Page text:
We are working on animal models in hopes of understanding how atypical brains communicate or why they experience epileptic seizures, and thus improve some cognitive abilities or reduce comorbidities.

We can look for molecules that can modify the manifestations of autistic disorders. For example, in collaboration with Alexandra Benchoua of the Institute for Stem Cells for the Treatment and Study of Monogenic Diseases (I-Stem), we have successfully reconstructed neurons from patients carrying a mutation in Shank3 (from stem cell-derived skin pieces), which were found to contain On fewer synapses (as expected). Alexandra tested 205 existing molecules and found that lithium enhanced the expression of Shank3 and synapses.

Lithium is probably not a miracle molecule, but several cases of positive responses to treatment have been reported in the literature. However, it is necessary to quantify these observations objectively with a robust lithium study. Opposite placebo. So in 2022, Pr Richard Delorme and the team at Robert-Debré Hospital (AP-HP) began the Lisphem Study, the first randomized, double-blind trial targeting 22 young patients, carriers of a Shank3 mutation. Results expected in 2024.

Could genetic testing have its place in the screening strategy?

They cannot alone constitute diagnoses of autism (which must be made by a multidisciplinary team), but they can provide support for a better understanding of the autism category to which an individual belongs, in particular for inclusion in clinical trials.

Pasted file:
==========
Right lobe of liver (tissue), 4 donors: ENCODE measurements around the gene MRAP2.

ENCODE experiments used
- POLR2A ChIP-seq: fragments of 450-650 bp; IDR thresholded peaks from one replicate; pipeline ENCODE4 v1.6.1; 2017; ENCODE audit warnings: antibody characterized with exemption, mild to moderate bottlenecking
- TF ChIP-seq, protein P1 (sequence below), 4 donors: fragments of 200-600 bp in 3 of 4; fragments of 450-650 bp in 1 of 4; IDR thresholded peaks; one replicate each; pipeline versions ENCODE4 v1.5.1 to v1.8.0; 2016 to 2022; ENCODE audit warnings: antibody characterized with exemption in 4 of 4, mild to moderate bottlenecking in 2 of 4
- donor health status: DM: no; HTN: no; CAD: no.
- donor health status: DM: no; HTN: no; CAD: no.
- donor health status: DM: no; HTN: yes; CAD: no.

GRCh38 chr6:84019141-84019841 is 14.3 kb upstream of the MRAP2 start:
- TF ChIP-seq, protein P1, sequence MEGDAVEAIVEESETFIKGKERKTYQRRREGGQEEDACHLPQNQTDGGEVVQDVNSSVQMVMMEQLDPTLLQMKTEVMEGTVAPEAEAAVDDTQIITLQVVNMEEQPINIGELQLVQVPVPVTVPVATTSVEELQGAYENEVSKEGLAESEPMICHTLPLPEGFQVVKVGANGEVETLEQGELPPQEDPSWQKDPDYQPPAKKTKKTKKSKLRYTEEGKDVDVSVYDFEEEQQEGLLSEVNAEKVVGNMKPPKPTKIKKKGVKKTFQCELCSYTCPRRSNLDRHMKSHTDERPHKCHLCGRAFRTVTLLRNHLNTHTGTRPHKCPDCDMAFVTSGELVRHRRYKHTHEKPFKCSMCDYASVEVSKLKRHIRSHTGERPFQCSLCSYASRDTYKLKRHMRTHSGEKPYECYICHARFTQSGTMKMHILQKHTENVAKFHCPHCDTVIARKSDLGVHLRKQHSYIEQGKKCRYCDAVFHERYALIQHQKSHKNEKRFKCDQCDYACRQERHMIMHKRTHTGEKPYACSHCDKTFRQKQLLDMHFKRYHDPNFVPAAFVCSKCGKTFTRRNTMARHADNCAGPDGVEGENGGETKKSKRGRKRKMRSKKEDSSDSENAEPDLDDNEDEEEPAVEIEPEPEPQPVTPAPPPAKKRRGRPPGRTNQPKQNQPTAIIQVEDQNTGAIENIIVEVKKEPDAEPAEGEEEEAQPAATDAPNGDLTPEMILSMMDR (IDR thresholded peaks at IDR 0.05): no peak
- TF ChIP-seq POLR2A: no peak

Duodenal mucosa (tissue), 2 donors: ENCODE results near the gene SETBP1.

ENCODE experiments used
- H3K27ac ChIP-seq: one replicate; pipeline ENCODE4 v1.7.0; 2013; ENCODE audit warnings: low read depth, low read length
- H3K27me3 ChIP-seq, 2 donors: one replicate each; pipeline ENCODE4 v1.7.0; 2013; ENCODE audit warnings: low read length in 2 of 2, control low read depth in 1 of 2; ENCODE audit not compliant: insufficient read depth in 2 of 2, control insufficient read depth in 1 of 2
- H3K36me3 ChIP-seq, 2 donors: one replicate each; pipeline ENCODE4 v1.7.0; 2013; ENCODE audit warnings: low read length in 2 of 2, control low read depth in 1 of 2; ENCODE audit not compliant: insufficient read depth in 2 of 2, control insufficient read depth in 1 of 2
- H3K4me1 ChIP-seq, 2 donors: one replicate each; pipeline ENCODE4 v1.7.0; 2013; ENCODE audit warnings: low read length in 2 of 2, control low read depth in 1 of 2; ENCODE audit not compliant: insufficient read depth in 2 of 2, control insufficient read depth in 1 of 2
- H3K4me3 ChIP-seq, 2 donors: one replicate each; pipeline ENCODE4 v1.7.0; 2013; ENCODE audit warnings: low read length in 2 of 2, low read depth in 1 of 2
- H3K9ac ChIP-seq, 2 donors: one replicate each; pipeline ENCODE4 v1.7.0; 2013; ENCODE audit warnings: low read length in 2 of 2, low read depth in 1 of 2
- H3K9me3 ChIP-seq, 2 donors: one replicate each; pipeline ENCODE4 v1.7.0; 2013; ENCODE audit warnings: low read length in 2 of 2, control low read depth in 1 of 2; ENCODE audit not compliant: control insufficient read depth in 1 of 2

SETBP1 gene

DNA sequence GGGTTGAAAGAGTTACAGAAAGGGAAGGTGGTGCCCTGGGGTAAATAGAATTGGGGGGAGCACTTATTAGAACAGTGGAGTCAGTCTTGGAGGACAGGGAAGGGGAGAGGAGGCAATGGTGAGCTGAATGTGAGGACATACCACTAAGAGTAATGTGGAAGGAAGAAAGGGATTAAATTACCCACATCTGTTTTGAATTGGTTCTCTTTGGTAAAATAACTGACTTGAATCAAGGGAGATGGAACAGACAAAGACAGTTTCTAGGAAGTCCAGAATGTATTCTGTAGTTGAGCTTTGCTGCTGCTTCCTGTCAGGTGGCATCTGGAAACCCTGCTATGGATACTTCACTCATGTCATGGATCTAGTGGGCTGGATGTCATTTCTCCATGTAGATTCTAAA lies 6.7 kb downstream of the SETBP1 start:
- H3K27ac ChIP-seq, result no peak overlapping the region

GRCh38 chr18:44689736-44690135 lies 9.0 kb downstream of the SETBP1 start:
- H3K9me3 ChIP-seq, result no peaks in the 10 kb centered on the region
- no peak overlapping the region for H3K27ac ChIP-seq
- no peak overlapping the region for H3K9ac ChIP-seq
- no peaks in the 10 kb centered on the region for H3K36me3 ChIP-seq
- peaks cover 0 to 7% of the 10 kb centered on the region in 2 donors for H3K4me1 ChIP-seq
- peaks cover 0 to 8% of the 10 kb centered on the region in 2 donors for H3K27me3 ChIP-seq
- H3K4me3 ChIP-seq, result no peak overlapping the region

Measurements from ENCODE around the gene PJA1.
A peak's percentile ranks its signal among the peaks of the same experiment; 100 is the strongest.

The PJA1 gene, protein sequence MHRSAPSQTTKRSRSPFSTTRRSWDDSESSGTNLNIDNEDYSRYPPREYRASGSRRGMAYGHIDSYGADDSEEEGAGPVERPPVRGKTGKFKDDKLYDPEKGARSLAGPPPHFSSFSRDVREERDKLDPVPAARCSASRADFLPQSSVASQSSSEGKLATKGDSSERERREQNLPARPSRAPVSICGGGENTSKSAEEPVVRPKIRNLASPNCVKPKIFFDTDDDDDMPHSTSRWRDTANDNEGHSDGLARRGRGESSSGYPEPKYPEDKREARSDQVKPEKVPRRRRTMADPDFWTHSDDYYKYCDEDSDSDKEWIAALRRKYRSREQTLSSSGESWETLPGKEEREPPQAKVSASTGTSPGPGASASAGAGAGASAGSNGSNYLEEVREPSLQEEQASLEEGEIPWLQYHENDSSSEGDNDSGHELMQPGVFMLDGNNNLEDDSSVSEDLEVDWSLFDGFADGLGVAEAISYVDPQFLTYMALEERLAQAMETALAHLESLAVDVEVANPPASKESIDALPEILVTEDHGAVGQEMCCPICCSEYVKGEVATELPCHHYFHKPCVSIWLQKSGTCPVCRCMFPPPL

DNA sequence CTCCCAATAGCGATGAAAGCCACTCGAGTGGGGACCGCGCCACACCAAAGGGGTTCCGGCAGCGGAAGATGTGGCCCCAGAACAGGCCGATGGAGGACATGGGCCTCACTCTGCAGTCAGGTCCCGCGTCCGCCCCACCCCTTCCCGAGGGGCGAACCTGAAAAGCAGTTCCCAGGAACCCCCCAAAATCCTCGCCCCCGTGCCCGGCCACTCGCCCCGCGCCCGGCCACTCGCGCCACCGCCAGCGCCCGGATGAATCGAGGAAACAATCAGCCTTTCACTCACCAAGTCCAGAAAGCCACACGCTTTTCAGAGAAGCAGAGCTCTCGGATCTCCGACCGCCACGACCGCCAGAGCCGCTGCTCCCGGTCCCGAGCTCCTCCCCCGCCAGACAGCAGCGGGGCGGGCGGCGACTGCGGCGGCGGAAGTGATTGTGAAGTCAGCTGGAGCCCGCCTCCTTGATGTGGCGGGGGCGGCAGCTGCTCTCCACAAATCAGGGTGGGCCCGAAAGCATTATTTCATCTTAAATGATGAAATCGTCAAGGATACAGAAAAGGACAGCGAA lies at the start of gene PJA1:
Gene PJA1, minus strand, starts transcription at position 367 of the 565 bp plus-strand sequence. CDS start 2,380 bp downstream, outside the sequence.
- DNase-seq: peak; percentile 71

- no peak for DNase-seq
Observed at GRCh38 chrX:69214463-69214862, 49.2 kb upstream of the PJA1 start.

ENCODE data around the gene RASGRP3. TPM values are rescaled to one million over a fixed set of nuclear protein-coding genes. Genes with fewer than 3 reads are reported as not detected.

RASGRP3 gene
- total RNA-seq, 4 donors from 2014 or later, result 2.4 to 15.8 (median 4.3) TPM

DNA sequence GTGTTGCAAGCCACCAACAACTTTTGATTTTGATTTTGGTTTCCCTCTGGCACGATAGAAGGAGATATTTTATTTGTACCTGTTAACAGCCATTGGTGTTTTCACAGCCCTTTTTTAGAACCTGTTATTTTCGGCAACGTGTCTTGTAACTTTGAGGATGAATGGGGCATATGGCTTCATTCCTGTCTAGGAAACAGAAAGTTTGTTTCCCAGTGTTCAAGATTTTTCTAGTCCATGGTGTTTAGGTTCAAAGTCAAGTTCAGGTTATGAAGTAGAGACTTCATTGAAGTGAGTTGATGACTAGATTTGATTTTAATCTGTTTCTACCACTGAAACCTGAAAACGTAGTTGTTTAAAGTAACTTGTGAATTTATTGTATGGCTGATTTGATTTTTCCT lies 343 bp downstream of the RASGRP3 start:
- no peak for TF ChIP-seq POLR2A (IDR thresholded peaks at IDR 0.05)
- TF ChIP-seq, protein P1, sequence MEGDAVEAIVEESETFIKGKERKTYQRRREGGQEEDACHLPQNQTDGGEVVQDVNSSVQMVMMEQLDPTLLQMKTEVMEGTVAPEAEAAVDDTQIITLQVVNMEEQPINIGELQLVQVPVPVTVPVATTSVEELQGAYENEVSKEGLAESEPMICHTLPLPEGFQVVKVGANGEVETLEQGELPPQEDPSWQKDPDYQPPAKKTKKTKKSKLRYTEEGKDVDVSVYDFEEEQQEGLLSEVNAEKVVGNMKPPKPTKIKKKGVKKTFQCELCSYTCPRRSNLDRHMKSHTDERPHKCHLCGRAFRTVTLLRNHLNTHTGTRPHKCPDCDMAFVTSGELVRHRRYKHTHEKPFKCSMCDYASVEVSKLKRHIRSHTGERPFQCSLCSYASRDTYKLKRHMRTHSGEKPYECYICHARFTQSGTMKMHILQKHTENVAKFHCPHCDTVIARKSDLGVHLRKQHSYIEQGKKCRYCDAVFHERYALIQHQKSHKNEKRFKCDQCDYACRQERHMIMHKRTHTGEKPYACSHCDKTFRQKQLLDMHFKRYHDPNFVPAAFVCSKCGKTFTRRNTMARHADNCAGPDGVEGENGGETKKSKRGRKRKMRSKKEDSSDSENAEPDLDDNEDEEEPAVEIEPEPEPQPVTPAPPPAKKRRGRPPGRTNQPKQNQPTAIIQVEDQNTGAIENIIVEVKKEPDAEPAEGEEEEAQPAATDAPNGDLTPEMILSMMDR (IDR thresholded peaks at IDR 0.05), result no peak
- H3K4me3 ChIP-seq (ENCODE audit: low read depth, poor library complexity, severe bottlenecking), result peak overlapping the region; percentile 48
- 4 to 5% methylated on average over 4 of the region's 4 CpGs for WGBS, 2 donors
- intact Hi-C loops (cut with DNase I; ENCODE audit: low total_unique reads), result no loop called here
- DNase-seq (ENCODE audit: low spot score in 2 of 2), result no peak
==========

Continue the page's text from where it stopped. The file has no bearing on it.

You are involved in many European research projects. that ?

The Aims-2-Trials project, funded by Europe and pharmaceutical companies, involves three groups to follow people (ages 0 to 30) over a long period of time, to see how autism develops and to look for biomarkers.

The second project, Candy, consists of studying comorbidities in autism by focusing on siblings.

The R2D2-Mental Health project (Risk, Resilience and Developmental Diversity in Mental Health), funded by €10 million and brings together 20 research centres, aims to understand the trajectories of people with neurodevelopmental disorders. Our goal is to change the very simple equation: risk = prognosis. In addition to risk factors (for example, being a carrier of a mutation or being born prematurely), we study factors of flexibility, neurodevelopmental diversity, quality of life, etc. to understand why some people perform better than others. Others face the same risks. This is by fully involving the people involved!

Finally, at the French level, we are pleased that the Genomic Medicine 2025 plan opens the way for the first complete genomes of people with autism. France must do more for children in difficulty. We await the results of our application for a University Hospital Institute (IHU), in collaboration with Robert Debre.